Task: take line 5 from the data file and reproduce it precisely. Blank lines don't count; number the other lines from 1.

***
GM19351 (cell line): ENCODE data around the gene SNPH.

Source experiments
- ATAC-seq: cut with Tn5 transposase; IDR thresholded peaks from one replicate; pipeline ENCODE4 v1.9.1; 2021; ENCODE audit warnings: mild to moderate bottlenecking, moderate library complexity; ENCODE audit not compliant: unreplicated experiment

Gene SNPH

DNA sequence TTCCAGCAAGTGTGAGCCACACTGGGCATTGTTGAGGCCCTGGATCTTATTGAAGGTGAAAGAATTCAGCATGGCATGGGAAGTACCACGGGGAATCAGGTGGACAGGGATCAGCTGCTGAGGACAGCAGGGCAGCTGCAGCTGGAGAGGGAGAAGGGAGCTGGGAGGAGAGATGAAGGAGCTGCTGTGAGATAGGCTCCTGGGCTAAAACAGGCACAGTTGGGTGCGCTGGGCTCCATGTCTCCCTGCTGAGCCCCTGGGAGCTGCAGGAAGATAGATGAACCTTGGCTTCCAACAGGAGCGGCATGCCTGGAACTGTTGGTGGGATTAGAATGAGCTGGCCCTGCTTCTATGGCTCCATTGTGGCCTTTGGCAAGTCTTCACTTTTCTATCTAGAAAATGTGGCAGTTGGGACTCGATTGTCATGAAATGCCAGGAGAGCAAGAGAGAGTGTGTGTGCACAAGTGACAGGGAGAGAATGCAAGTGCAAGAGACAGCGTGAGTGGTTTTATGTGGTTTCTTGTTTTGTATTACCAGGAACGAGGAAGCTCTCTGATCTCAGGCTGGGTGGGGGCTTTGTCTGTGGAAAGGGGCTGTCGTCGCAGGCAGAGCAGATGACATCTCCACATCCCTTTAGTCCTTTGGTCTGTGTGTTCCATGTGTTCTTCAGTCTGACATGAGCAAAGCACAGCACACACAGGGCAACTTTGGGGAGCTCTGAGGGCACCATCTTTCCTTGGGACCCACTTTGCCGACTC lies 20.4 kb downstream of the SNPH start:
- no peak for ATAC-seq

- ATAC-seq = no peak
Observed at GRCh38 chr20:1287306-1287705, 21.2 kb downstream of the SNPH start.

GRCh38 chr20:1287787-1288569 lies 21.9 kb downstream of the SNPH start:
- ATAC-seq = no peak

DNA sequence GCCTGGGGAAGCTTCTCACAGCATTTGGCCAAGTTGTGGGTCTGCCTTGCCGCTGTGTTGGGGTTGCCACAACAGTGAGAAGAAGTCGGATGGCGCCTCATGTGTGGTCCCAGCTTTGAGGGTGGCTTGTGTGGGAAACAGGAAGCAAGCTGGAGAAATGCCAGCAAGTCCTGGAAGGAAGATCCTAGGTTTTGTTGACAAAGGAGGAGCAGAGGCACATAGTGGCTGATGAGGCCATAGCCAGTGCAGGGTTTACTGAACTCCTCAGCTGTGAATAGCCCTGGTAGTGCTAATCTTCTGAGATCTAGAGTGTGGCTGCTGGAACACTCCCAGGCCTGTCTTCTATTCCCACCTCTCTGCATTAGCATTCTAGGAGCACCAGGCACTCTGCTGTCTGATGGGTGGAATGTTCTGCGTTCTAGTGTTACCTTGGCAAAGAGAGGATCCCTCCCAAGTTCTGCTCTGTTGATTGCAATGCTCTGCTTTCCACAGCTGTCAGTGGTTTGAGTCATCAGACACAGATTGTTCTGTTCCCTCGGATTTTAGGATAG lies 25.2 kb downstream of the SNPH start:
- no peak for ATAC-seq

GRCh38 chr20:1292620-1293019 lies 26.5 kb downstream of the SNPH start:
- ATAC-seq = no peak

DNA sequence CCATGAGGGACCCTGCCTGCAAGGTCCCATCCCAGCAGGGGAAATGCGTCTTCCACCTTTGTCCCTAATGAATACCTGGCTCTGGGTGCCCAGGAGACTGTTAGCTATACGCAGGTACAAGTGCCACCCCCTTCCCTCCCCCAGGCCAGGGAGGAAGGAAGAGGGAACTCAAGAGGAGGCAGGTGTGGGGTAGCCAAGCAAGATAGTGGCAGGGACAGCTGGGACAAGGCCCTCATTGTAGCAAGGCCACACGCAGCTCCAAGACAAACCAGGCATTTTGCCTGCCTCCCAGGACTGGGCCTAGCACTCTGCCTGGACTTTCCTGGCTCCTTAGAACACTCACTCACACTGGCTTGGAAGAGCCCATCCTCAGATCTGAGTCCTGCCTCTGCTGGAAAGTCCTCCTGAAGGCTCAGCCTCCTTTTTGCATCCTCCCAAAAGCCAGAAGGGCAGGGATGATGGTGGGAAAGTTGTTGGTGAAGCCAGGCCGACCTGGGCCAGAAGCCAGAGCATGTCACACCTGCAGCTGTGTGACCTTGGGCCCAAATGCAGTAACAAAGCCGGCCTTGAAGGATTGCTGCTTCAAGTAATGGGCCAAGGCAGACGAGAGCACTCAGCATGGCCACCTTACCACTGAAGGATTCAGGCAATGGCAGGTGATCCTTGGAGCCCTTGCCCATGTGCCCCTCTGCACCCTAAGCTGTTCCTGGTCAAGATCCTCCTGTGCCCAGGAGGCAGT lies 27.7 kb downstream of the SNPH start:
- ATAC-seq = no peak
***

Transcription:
DNA sequence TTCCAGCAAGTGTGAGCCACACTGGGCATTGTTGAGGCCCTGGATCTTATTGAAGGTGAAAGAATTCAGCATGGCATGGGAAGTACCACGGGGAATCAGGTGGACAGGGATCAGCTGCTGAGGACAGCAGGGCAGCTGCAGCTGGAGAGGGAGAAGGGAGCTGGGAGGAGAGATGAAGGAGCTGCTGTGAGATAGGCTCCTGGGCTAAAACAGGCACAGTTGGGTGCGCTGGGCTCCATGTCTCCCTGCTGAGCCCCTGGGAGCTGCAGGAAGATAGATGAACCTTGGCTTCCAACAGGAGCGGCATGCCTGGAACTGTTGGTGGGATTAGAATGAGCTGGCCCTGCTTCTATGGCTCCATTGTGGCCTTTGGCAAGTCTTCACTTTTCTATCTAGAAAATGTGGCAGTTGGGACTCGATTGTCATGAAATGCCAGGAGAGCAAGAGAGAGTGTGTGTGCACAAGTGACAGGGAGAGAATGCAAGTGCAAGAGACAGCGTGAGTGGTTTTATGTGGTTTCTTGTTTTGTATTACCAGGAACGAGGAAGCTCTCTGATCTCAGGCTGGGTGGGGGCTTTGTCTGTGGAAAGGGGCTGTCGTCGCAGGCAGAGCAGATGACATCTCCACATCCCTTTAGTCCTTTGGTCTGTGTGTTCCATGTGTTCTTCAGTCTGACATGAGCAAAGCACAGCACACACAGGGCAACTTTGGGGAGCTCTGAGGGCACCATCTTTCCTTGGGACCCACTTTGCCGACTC lies 20.4 kb downstream of the SNPH start: